A week after the drone strike that killed Taliban chief Hakimullah Mehsud, public discourse remains dominated by questions of ‘what comes next?’ Mehsud’s death actually changed very little, if anything, in the equation. The Taliban has vowed to continue attacks, the government continues to demand that peace talks are the only solution, and the military remains ever silent. Whether or not the Taliban is interested in talks, the public debate has settled on the question of ‘talk’ or ‘fight’. It’s a seemingly impossible puzzle. How do we negotiate with uncompromising extremists? How do we defeat a loosely organised, ‘asymmetric’ insurgency? We have become paralysed by this paradox, but there is an answer to our problem: Stop fighting the symptoms and start fighting the disease.
Imran Khan is right about one thing: We can’t kill our way out of this problem. The power behind terrorist organisations is not their leaders, but their ideology. Killing bin Laden did not destroy al Qaeda, and killing Hakimullah Mehsud did not destroy the Taliban. Such tactics may temporarily disrupt their organisations, but another leader will step into place. And you cannot win a war of attrition against a force that willingly kills its own troops in suicide attacks.
We have reached a stalemate in the physical war against the Taliban. They kill our generals, we kill theirs. They kill our soldiers, we kill theirs. The good news is that, at a minimum, we are not losing ground. The Taliban is not marching on Islamabad as they did in 2009. Fighting will continue, but there are not signs that the Taliban is making military advances. Unfortunately, we face a greater threat: We are losing the ideological war.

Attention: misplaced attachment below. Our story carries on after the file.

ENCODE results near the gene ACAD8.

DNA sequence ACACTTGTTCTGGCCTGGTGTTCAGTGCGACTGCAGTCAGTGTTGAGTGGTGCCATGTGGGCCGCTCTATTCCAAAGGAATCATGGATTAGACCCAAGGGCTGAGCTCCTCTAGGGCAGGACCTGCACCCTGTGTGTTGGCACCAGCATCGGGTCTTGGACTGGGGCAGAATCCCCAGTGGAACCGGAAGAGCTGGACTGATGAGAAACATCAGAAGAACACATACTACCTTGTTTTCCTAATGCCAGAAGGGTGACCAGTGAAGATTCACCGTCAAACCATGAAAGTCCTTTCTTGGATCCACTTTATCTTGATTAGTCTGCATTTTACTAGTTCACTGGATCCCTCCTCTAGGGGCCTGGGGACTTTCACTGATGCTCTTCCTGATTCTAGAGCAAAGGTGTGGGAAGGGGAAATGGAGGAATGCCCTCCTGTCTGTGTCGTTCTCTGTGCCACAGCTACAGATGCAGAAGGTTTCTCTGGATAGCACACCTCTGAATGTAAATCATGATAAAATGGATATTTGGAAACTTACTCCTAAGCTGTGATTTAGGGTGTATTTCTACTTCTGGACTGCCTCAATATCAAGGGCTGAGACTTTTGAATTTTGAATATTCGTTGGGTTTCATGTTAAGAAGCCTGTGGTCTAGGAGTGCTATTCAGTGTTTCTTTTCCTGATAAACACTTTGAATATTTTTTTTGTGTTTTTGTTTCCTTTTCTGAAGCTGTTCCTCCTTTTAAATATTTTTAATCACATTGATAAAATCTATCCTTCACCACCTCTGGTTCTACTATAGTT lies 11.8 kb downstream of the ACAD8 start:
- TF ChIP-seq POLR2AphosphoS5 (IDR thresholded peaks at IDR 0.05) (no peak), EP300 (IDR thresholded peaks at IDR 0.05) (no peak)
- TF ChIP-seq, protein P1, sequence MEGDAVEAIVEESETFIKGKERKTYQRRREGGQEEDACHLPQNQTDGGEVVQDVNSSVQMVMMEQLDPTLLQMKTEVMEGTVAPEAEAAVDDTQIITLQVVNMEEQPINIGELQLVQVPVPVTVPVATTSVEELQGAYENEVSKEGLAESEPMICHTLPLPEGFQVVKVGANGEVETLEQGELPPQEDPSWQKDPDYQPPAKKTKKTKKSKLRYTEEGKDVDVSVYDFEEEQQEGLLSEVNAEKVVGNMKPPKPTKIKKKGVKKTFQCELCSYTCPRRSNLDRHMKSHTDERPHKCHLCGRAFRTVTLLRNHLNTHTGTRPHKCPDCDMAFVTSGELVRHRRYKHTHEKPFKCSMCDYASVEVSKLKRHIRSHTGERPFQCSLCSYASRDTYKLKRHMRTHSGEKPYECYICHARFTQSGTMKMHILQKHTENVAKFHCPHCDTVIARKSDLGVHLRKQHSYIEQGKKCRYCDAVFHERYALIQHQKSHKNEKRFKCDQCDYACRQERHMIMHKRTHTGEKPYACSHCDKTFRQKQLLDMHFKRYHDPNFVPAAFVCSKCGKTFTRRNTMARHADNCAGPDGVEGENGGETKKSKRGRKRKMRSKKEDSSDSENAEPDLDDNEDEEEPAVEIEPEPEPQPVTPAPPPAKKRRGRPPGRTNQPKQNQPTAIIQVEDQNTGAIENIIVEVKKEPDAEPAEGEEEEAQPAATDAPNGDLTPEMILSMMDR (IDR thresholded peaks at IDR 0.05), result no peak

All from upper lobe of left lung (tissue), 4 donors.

If we cannot kill our way out of this war, we must win by draining the Taliban’s ability to recruit new fighters. Because they are an ideological organisation, that means that we must actively counter their ideological propaganda. It is here where we are losing the war by giving ground the Taliban.
The prime example of our failure to address the ideological war is in the reaction to the killing of Hakimullah Mehsud. Leaders of religious political parties termed the slain Taliban leader as ‘martyr’, as if he gave his life defending Pakistan, not fighting to destroy it. This led to a statement by Sunni Ittehad Council denouncing that claim and issuing two fatwas against terming the Taliban chief as ‘martyr’. The issue that should concern us is not whether or not it is right to term Hakimullah Mehsud as martyr, but that this debate exists at all.
Many educated and otherwise rational people respond, like Falzur Rehman, that ‘anyone killed by the US is a martyr’, but this was not the reaction to the death of Baitullah Mehsud, also by a drone strike’ in 2009. Others try to take a more spiritual tone and claim that the death of any Pakistani should be mourned, but this was not the reaction to the death of Salmaan Taseer, killed by a self-appointed jihadi in 2011.
These disparate reactions hold the key to our failure to defeat the Taliban. We are literally mourning the death of extremism, and praise the death of tolerance. In doing so, we inflict damage far beyond any IED or Taliban suicide attack. Allowing extremist ideology into our minds is more dangerous than allowing militants into our garrisons because in doing so we do not become the Taliban’s captives, we become the Taliban ourselves.